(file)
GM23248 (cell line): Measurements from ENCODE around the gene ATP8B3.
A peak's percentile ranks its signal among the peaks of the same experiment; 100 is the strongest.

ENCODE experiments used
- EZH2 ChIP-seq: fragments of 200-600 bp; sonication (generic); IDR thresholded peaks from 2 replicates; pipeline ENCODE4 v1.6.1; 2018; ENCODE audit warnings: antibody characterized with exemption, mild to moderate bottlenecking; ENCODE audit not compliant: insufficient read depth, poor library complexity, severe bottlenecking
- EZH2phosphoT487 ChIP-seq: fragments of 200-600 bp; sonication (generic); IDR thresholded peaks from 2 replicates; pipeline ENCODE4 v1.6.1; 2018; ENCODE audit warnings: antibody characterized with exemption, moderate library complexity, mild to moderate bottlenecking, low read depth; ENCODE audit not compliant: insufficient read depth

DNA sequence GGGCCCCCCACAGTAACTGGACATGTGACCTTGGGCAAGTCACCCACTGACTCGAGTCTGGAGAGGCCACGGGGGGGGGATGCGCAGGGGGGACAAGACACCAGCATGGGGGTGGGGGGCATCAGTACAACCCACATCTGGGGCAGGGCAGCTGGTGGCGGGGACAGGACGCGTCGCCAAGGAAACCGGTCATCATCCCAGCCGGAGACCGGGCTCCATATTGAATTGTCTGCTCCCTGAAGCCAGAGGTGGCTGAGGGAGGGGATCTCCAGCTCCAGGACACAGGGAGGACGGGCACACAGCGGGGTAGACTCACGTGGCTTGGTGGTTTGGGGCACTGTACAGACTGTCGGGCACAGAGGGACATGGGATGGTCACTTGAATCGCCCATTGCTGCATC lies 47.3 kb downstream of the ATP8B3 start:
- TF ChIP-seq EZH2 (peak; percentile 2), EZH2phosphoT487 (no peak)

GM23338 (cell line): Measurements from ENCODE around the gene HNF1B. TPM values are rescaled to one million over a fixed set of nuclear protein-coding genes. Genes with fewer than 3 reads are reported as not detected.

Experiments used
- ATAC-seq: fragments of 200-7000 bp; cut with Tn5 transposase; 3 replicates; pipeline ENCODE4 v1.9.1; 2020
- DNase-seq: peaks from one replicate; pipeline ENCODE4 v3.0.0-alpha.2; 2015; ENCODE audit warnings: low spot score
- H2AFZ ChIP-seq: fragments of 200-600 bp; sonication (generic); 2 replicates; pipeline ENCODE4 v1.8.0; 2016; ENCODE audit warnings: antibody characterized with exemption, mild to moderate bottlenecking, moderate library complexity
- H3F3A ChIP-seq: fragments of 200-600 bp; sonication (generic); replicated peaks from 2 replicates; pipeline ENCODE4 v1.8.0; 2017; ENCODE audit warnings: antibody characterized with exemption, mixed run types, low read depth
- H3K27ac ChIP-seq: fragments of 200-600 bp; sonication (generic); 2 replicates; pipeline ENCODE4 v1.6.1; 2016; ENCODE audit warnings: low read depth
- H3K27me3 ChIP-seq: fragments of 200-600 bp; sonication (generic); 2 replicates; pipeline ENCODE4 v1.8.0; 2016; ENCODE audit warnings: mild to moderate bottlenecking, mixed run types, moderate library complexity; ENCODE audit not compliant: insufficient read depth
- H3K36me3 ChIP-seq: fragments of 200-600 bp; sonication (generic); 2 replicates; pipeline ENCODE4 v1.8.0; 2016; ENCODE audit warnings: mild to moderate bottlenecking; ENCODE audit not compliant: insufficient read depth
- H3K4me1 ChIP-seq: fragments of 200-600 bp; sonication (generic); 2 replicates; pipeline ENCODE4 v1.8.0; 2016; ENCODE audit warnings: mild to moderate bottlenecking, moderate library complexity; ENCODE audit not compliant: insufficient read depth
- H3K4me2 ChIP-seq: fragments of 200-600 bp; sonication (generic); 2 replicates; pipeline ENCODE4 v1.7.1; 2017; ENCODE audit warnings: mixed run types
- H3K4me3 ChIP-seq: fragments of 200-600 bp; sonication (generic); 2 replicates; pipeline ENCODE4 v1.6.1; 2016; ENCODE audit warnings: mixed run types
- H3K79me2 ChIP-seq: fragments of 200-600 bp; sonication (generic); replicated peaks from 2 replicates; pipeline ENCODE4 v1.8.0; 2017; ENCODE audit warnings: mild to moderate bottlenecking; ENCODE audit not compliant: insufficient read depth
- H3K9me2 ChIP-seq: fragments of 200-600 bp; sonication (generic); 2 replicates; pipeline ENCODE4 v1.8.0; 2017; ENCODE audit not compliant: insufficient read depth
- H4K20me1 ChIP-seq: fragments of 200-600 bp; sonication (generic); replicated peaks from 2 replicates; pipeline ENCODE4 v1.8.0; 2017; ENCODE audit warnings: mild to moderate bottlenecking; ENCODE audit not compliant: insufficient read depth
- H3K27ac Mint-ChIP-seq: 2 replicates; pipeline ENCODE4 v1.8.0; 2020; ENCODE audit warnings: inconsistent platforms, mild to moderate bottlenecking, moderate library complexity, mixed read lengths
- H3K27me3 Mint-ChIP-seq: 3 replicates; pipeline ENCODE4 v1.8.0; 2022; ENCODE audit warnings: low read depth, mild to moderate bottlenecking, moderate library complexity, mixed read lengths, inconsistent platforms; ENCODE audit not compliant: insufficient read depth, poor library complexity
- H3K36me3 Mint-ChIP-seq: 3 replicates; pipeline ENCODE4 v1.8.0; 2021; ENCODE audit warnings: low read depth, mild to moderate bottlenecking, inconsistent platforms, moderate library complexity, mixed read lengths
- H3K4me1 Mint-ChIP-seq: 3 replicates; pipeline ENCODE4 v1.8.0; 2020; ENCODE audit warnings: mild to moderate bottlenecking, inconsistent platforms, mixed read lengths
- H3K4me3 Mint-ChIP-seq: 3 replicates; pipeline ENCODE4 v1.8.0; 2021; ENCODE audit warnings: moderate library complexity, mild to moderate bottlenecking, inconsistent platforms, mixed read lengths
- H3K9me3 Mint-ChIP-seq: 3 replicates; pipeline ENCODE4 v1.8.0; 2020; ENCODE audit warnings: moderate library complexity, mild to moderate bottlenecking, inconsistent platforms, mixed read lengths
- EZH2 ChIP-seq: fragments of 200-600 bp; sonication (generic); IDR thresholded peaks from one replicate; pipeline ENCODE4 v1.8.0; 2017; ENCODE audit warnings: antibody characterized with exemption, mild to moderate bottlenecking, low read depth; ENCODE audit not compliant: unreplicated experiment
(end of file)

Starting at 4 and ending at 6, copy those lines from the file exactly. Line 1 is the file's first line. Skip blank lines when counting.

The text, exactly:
- EZH2 ChIP-seq: fragments of 200-600 bp; sonication (generic); IDR thresholded peaks from 2 replicates; pipeline ENCODE4 v1.6.1; 2018; ENCODE audit warnings: antibody characterized with exemption, mild to moderate bottlenecking; ENCODE audit not compliant: insufficient read depth, poor library complexity, severe bottlenecking
- EZH2phosphoT487 ChIP-seq: fragments of 200-600 bp; sonication (generic); IDR thresholded peaks from 2 replicates; pipeline ENCODE4 v1.6.1; 2018; ENCODE audit warnings: antibody characterized with exemption, moderate library complexity, mild to moderate bottlenecking, low read depth; ENCODE audit not compliant: insufficient read depth

DNA sequence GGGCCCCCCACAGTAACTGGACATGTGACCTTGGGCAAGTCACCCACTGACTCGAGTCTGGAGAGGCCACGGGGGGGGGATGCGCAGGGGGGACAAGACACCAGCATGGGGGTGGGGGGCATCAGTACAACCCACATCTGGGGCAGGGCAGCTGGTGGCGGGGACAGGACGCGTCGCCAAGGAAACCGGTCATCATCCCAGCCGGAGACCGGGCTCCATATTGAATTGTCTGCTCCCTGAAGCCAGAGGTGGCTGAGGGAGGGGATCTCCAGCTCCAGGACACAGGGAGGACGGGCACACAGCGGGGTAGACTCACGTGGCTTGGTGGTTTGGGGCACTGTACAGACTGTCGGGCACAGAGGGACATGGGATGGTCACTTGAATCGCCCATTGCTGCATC lies 47.3 kb downstream of the ATP8B3 start: